“The samosas over at the Middle Eastern stand are really spicy today! You should get two for your supper.”
“You have to try one of these fresh fruit smoothies from the smoothie stand–it’ll be good for what ails you.” She was right, of course.
“Mrs. Stoltzfus over at the bakery has some really nice whoopie pies today. Just the regular traditional kind without any funky flavors in the fillings. They’re so much better that way, don’t you think?” And I agreed, and bought one for my dessert. It was so big, I had some left over for the next day’s breakfast.
One Saturday last month, I met Zia when she got off work at the Sacred Grounds. Zia had been feeling sort of depressed, like she was spinning her wheels, stuck like molasses in her job at the Grounds, and not sure how to take the next step to anywhere. “Let’s go see this Bottle Lady you’re always talking about,” she said.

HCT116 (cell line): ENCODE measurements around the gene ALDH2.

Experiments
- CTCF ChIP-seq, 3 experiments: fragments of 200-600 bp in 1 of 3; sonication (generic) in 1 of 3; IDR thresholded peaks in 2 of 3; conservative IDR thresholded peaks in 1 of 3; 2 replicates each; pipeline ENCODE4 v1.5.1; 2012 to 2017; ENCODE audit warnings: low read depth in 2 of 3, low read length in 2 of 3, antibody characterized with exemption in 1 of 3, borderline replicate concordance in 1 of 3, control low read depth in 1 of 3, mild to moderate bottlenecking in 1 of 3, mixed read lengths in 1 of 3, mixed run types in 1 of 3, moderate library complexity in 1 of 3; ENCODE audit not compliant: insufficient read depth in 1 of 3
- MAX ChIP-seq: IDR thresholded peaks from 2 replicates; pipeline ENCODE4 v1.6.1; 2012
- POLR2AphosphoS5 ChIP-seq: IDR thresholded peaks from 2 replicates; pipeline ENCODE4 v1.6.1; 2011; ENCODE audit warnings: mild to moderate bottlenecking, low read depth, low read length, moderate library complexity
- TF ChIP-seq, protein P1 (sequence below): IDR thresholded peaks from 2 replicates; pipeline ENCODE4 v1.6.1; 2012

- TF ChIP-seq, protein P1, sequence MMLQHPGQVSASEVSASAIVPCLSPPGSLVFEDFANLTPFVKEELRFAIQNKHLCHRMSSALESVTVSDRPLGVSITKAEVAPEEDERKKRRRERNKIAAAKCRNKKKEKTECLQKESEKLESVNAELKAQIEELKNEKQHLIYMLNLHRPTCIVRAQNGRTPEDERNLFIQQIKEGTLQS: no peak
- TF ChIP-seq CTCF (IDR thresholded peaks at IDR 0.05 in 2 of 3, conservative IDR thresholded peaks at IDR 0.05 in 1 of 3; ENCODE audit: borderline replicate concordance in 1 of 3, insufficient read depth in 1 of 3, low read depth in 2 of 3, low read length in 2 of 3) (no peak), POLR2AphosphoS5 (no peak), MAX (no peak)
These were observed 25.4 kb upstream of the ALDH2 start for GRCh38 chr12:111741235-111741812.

It was sort of embarrassing–I couldn’t really say where the stand was exactly, but we wandered around, bought some German chocolate from the German stand, and I bought Zia a little potted narcissus from the Plant Man. We had given up searching for the Bottle Lady, and were making our way toward the exit next to the fishmonger, when I spotted her purple cloth, tucked between the celery folks and the woman who sells gourmet dog biscuits.
She was nibbling on a cookie shaped like a dog bone. “Oh yes,” she said when she saw my wide eyes. “I can see that it would be confusing. No, the cookie stand on the other side of the aisle is celebrating Adopt-a-Dog week at the Humane League by selling these incredible dog-bone cookies. They have chocolate centers. You should try some.”
Zia was poring over the labels on the bottles, trying to read the cryptic writing. “Can my friend buy one of your bottles of Dreams Come True?” I asked.
The Bottle Lady gave Zia her studying look, over the tops of her glasses. “No-o-o-o,” she said slowly. “I think this one has not been having such good dreams lately.” Zia crinkled her forehead and nodded.